Texture is one of the seven elements of art; line, shape, form, space, value and color are the others. Show students the variety of textures that surround them everyday. Let them pick out smooth, rough, bumpy and grainy textures in the objects around them. Explain that texture is depicted both literally and figuratively in pieces of art. Sculpture and fabric art will often have a texture that can be felt, while paintings often have a visual feel that may or may not be present when touched. Using crayon rubbings, have students find textures and use them to represent something completely different.
Things You'll Need
- Animal stencils
- Foam core sheets (optional)
Show students how to make texture rubbings. Place a piece of white paper over a textured surface. Then, using the side of a crayon, make long strokes across the page. Objects can be placed on a table, such as scraps of bumpy fabric, coins or corrugated cardboard for the students to experiment.
Let them create rubbings of a variety of everyday surfaces such as clothing, walls, trees. Use several colors when making rubbings. This collection of rubbings will be their texture references.
Use stencils to draw animal shapes on blank pieces of paper. Alternately, they can make larger line drawings of animals. Consider domestic animal shapes like cats, dogs, guinea pigs and rabbits, as well as wild animals like tigers, cheetahs, giraffes and birds.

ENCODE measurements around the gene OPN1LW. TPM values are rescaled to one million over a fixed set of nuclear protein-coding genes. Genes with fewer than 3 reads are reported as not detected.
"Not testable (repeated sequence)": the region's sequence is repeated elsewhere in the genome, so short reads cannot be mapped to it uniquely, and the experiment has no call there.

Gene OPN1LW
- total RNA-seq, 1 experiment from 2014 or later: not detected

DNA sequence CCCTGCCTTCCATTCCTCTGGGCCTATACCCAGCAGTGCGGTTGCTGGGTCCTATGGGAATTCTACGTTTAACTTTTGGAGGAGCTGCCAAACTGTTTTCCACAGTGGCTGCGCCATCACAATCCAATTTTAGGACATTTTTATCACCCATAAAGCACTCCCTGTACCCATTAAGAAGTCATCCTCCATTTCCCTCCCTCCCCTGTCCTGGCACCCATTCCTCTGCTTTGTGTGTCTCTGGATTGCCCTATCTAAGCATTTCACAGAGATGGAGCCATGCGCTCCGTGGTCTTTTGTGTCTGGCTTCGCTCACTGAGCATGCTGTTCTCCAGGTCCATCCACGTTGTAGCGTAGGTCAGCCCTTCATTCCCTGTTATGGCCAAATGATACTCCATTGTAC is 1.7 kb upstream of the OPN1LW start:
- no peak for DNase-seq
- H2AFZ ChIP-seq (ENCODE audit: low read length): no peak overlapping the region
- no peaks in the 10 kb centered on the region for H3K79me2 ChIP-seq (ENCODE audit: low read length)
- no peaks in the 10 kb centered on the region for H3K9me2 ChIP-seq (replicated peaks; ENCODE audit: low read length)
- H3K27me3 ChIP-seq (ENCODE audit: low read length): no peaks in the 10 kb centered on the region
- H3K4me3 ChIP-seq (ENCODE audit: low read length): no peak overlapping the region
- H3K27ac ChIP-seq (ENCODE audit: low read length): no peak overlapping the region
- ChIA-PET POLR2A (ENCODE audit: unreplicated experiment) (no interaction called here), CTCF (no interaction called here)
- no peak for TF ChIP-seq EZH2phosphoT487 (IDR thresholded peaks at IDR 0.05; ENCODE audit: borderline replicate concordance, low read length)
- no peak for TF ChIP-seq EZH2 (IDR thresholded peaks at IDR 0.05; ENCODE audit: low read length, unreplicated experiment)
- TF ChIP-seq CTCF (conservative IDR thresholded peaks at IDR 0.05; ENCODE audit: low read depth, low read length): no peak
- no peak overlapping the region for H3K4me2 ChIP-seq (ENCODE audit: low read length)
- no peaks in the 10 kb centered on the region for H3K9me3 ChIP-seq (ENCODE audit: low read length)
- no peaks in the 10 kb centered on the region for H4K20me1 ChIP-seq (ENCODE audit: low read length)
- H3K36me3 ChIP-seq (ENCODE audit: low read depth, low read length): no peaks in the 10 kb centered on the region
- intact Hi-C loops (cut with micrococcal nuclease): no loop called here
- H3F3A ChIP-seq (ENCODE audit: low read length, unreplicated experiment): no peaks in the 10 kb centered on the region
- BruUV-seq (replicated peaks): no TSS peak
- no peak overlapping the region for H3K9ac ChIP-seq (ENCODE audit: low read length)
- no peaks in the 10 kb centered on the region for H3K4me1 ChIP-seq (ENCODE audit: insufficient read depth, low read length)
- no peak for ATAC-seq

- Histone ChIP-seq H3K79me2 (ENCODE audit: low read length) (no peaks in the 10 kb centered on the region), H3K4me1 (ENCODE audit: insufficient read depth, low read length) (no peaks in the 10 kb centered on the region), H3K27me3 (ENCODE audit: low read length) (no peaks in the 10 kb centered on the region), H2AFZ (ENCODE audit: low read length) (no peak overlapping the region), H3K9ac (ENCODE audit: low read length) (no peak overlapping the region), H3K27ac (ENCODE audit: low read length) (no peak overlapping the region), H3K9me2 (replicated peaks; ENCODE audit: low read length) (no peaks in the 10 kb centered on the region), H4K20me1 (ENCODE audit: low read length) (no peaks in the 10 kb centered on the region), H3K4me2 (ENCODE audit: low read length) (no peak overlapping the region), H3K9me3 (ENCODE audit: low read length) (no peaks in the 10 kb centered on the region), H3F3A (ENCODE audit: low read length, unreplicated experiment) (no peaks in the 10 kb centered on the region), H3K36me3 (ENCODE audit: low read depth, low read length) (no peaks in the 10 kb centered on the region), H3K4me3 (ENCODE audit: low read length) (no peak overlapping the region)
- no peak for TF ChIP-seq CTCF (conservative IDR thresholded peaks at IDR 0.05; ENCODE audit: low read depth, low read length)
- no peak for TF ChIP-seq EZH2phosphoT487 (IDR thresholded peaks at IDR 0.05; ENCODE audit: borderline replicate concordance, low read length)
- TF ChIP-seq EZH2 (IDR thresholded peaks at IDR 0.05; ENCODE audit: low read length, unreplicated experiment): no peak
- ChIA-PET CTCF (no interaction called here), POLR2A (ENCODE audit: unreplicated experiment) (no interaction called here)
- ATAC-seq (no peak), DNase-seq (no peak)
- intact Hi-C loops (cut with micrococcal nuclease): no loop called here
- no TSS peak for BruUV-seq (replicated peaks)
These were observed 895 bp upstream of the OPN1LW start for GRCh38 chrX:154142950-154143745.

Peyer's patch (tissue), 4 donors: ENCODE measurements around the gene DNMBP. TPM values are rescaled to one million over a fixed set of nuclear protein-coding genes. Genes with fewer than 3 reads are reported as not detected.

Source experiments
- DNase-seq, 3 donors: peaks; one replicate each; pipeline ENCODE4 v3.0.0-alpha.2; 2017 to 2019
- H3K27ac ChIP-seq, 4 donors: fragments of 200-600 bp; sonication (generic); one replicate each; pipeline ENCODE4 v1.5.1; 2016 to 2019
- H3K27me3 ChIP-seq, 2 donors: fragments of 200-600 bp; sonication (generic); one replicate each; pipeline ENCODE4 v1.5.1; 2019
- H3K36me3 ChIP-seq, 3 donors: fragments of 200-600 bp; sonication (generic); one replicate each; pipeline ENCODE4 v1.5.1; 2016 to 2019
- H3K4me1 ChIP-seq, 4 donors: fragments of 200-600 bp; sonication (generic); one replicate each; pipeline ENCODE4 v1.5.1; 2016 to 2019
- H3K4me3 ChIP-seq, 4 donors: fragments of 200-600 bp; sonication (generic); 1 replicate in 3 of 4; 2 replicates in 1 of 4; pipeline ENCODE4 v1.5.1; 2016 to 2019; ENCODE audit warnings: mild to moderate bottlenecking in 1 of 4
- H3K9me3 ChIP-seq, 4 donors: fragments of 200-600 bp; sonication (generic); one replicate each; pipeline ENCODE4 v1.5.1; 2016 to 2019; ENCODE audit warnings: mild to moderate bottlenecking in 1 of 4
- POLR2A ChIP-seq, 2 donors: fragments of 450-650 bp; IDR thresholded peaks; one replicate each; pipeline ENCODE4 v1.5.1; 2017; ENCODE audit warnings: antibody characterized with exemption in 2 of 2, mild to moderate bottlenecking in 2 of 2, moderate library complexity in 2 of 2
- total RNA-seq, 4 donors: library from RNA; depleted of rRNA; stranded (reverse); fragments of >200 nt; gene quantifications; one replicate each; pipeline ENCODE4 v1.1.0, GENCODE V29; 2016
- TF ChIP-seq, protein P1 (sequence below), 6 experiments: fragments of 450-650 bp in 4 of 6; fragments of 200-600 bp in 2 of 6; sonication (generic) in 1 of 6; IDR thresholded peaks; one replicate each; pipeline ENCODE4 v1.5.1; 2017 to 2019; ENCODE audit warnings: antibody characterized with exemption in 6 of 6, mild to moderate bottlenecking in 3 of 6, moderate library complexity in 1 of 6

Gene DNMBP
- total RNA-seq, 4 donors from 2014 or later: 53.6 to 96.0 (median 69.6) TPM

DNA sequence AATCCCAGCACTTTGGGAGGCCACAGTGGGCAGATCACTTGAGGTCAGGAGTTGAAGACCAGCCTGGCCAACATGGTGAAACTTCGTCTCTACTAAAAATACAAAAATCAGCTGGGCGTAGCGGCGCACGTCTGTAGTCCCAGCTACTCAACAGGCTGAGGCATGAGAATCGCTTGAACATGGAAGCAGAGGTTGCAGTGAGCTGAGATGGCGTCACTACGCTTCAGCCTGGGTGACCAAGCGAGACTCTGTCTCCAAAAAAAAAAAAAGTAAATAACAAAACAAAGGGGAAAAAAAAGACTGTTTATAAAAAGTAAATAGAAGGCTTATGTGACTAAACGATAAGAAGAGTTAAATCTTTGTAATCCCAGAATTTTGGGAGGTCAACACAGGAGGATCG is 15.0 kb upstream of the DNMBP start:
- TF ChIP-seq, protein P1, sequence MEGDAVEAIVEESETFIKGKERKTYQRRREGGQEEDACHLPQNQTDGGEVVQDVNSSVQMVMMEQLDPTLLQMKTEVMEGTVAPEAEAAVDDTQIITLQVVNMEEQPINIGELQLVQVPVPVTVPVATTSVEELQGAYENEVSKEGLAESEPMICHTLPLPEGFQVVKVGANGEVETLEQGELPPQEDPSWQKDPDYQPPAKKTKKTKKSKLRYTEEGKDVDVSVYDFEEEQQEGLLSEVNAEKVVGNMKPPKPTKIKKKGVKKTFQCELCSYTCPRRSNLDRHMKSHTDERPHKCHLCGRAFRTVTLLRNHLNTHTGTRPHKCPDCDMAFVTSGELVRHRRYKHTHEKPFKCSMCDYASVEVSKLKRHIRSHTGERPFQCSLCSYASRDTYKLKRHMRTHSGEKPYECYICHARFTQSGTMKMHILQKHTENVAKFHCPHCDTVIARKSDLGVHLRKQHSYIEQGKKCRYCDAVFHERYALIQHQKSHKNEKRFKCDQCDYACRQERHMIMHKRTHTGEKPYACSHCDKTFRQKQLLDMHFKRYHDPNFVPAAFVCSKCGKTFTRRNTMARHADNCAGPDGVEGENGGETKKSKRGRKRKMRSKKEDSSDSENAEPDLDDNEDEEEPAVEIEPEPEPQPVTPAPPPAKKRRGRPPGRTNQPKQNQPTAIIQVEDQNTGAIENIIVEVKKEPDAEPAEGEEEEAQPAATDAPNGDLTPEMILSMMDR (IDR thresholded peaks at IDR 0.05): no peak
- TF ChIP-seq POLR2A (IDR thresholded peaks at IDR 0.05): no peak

Decide what colors to use for your animal of choice. Have students look through their rubbings to see which of the choices will best illustrate the animal's fur or feathers. Do a rubbing in the interior of their line drawing with the colors and texture they chose.
Using another blank sheet of paper, the students can make a textured background setting for their animal. Encourage them to be creative and look for textures that represent the habitat of their animal. Elements that they cannot find, such as grass or tree shapes can be cut from card stock and placed under their paper to create original textured rubbings.
Place the animals in their setting. Cut and paste into position. Consider adding pieces of foam core to the back of the animal before gluing in place. Cut small half-inch or smaller pieces of foam core. Use a glue stick to adhere the back of the cut out animal. This will give the picture a 3D effect.
- Photo Credit brick bricks image by Barcabloo from Fotolia.com
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